Andre Ward announces shock retirement from boxing aged 33 

  • Two-weight world champion Andre Ward has retired from boxing at the age of 33
  • The American, who won gold at the 2004 Olympics, won all 32 of his fights
  • Ward said he was retiring because his body can no longer put up with the sport
  • 'Thank you to everyone who has played a part in my journey,' a statement read

By Daniel Matthews For Mailonline

Published: 10:51 EDT, 21 September 2017 | Updated: 11:39 EDT, 21 September 2017

Two-weight world champion Andre Ward - widely considered the best pound-for-pound fighter on the planet - has retired from boxing at the age of 33.

The former super middleweight and current light-heavyweight king, who is unbeaten in the ring since the age of 13, won all of his 32 contests as a professional as well as a gold medal at the 2004 Olympic games.

The 33-year-old made the announcement on Wednesday, claiming his desire to fight had disappeared because his 'body can no longer put up with the rigours of the sport'.

Scroll down for video 

Pound-for-pound king Andre Ward has announced he has retired from boxing at the age of 33
Pound-for-pound king Andre Ward has announced he has retired from boxing at the age of 33

Pound-for-pound king Andre Ward has announced he has retired from boxing at the age of 33

 The unbeaten American won all 32 of career fights and was undefeated since the age of 13
 The unbeaten American won all 32 of career fights and was undefeated since the age of 13

 The unbeaten American won all 32 of career fights and was undefeated since the age of 13

Ward, who last fought in June against Sergey Kovalev, posted a video chronicling his journey from boyhood boxer to world champion with the caption: 'Mission Accomplished'. 

'To the sport of boxing - I love you. You've been by my side since I was 10 years old,' he said in a statement. 

'From the bottom of my heart, thank you to everyone who has played a part in my journey. You know who you are. I could not have done this without you. I want to be clear - I am leaving because my body can no longer put up with the rigors (sic) of the sport and therefore my desire to fight is no longer there. 

'If I cannot give my family, my team and the fans everything that I have, then I should no longer be fighting. Above all, I give God the Glory, for allowing me to do what I've done, for as long as I have.

Ward, 33, beat Britain's Carl Froch on the way to becoming a two-weight world champion
Ward, 33, beat Britain's Carl Froch on the way to becoming a two-weight world champion

Ward, 33, beat Britain's Carl Froch on the way to becoming a two-weight world champion

The unbeaten American picked up gold in the light heavyweight division at the 2004 Olympics
The unbeaten American picked up gold in the light heavyweight division at the 2004 Olympics

The unbeaten American picked up gold in the light heavyweight division at the 2004 Olympics

Ward, the last American man to win Olympic gold, first won a world title in 2009, when he beat Mikkel Kessler to win the WBA super middleweight crown. The American went on to win the innovative 'Super Six' tournament, beating Britain's Carl Froch in the final in 2011 and unifying the division in the process.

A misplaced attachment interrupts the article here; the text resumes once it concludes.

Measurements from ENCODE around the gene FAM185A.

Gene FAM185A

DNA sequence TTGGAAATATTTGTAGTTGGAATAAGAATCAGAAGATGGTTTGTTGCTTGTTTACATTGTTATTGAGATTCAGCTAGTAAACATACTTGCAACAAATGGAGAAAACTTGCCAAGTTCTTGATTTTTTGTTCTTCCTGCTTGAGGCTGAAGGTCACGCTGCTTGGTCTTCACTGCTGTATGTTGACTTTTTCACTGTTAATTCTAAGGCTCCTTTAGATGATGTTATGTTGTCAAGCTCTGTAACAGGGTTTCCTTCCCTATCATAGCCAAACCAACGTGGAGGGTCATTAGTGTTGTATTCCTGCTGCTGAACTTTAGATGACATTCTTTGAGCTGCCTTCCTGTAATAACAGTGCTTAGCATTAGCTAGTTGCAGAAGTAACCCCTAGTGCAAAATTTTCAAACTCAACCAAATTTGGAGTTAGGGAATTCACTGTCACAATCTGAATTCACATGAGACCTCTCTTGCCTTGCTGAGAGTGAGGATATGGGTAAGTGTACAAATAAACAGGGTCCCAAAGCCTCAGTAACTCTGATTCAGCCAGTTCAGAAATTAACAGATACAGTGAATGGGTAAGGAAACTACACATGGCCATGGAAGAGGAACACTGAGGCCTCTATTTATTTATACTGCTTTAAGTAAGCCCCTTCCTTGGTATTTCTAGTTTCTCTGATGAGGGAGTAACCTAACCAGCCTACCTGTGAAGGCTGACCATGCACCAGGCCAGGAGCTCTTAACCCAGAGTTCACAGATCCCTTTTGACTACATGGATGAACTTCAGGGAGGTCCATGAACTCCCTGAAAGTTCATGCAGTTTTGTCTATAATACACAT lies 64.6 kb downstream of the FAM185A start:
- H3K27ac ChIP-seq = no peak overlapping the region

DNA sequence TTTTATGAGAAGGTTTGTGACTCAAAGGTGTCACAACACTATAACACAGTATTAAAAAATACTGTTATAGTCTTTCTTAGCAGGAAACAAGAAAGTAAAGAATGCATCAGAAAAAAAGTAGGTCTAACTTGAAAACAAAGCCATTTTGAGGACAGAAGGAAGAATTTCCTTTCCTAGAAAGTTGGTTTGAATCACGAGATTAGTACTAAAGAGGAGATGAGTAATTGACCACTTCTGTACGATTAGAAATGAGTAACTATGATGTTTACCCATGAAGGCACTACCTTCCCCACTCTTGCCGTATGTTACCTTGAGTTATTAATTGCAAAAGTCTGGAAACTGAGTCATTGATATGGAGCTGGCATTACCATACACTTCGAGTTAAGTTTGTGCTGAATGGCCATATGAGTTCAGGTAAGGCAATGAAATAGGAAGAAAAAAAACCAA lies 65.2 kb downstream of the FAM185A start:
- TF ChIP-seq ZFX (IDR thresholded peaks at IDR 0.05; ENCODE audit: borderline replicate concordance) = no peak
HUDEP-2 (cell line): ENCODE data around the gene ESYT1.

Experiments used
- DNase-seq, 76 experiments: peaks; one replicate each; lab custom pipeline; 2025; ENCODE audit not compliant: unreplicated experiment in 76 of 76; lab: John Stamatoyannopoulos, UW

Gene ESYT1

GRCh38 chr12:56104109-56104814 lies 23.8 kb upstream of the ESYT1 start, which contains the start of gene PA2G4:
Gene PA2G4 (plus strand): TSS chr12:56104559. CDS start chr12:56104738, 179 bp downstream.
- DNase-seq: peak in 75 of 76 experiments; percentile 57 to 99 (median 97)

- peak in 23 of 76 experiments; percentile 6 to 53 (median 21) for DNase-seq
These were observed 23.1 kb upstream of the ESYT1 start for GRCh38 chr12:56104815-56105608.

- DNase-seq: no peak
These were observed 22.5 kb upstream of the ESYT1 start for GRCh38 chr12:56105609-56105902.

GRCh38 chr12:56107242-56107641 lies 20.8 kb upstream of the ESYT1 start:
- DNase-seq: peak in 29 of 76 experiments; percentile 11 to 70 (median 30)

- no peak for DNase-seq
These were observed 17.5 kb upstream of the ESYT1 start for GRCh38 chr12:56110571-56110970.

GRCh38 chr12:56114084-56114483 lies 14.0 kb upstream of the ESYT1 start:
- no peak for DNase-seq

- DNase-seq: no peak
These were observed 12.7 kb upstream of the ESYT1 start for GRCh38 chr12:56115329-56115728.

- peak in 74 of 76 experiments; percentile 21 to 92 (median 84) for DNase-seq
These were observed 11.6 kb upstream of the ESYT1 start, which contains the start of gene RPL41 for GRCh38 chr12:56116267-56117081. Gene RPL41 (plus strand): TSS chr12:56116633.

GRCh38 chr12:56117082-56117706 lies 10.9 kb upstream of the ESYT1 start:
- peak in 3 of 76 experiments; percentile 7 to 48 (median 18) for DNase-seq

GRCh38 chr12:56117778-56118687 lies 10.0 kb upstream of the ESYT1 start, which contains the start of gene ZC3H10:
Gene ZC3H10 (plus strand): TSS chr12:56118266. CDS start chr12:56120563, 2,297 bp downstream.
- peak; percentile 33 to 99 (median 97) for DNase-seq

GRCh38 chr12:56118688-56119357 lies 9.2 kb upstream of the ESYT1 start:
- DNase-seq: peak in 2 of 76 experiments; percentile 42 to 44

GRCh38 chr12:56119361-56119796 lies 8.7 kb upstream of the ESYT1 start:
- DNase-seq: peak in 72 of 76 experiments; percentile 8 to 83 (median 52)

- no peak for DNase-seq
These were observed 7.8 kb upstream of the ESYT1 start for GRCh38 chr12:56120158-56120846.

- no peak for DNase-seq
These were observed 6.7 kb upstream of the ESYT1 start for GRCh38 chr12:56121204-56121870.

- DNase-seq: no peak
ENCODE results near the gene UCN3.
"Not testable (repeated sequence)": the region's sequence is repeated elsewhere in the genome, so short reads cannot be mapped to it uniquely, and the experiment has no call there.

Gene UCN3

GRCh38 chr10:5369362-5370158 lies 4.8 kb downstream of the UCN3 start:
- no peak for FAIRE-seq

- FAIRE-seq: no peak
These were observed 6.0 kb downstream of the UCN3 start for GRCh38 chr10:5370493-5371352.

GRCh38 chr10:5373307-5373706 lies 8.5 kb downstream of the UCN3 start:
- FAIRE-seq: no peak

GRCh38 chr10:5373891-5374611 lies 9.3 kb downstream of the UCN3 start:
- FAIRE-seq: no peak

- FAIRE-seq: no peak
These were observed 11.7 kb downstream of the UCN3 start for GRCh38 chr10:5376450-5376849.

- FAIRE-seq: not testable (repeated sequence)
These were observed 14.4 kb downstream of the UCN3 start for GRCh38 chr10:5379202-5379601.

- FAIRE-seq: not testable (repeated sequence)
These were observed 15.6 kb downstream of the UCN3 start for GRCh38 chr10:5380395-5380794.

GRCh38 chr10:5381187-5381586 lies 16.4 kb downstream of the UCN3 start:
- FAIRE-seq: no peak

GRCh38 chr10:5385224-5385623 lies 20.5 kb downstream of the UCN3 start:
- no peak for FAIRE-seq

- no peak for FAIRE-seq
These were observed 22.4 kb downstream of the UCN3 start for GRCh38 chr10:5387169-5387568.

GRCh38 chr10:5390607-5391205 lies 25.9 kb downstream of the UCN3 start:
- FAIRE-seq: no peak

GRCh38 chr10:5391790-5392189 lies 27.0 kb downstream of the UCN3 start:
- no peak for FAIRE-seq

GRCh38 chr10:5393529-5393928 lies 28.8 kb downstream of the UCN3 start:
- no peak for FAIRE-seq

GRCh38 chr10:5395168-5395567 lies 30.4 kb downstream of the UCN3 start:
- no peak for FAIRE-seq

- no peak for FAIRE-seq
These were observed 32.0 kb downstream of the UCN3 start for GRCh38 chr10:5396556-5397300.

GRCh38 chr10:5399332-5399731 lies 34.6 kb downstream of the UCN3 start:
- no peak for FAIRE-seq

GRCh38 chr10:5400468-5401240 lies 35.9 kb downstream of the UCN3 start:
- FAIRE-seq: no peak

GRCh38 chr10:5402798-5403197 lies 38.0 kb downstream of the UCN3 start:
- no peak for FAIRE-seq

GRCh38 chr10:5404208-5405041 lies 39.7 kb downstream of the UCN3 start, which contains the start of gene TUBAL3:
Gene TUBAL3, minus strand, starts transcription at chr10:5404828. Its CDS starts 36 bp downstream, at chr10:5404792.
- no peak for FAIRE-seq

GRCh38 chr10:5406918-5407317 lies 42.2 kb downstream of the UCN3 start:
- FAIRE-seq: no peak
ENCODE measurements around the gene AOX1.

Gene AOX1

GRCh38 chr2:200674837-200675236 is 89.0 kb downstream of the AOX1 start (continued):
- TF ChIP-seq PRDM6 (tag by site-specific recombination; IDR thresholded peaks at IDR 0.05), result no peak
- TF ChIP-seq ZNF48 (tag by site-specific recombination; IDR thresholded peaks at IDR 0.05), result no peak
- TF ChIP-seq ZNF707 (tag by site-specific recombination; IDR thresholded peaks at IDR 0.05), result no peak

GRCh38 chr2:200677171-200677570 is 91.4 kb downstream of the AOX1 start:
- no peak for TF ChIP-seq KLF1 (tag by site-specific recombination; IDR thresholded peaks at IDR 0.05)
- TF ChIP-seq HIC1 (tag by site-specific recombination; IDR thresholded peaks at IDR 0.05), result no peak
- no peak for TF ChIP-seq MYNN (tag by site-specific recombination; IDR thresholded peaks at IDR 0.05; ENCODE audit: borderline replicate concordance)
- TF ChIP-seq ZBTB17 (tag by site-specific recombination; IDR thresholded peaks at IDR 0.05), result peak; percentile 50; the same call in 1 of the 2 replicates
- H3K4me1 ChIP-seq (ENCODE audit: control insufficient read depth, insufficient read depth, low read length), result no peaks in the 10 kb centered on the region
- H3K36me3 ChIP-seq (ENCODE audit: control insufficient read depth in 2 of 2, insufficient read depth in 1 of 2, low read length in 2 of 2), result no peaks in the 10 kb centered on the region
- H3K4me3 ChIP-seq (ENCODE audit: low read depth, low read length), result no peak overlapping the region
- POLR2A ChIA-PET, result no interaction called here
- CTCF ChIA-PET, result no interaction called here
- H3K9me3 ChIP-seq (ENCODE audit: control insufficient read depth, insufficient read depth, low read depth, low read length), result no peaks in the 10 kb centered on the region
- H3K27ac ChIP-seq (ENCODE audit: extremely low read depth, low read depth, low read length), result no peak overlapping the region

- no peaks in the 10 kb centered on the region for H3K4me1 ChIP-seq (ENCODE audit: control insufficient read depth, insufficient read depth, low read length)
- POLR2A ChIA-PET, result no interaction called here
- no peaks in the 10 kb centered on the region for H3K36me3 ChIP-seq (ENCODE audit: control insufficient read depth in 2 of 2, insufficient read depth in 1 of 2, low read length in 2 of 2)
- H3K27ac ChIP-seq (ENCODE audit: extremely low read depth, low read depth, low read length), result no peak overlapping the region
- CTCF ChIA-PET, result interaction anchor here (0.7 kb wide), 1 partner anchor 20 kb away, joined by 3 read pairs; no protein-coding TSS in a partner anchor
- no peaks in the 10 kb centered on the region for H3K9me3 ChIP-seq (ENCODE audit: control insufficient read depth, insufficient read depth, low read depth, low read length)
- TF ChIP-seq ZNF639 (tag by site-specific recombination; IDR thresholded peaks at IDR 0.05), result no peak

He became a two-weight king in 2016, beating Alexander Brand to pick up the WBO light-heavyweight belt, before two memorable unification bouts with Kovalev.

Ward won a highly contentious decision victory in November before cementing his place at the top of the boxing world with a stoppage of the Russian in a rematch seven months on. 

He had been linked with a move up to heavyweight, with talks taking place over a possible fight with Britain's Tony Bellew. But the 33-year-old has instead called time on his glittering career.

WARD'S STATEMENT IN FULL 

To the sport of boxing - I love you. You've been by my side since I was 10 years old. 

You've taught me so much. You've humbled me. You've promoted me. I've sacrificed a lot for you, but you've given me more than I ever thought possible. 

You gave me a platform, made me a champion and helped me provide for my family. I am forever grateful to you. You and I will always be synonymous, connected at the hip. 

Thank you for all the wonderful people I've come in contact with because of you. I've made friends for like. As I walk away from the sport of boxing today, I leave at the top of your glorious mountain, which was always my vision and my dream. I did it. We did it.

From the bottom of my heart, thank you to everyone who has played a part in my journey. You know who you are. I could not have done this without you. I want to be clear - I am leaving because my body can no longer put up with the rigors of the sport and therefore my desire to fight is no longer there. 

If I cannot give my family, my team and the fans everything that I have, then I should no longer be fighting. Above all, I give God the Glory, for allowing me to do what I've done, for as long as I have.

 

 

Disclaimer: Opinions expressed here are those of the writers and do not reflect those of Capitalbay. Capitalbay accepts no responsibility legal or otherwise for their accuracy of content. Please report any inappropriate content to us, and we will evaluate it as a matter of priority.
What's next
By Shane Walker 09/21/2017 11:39:00
View All

MOST WATCHED NEWS VIDEOS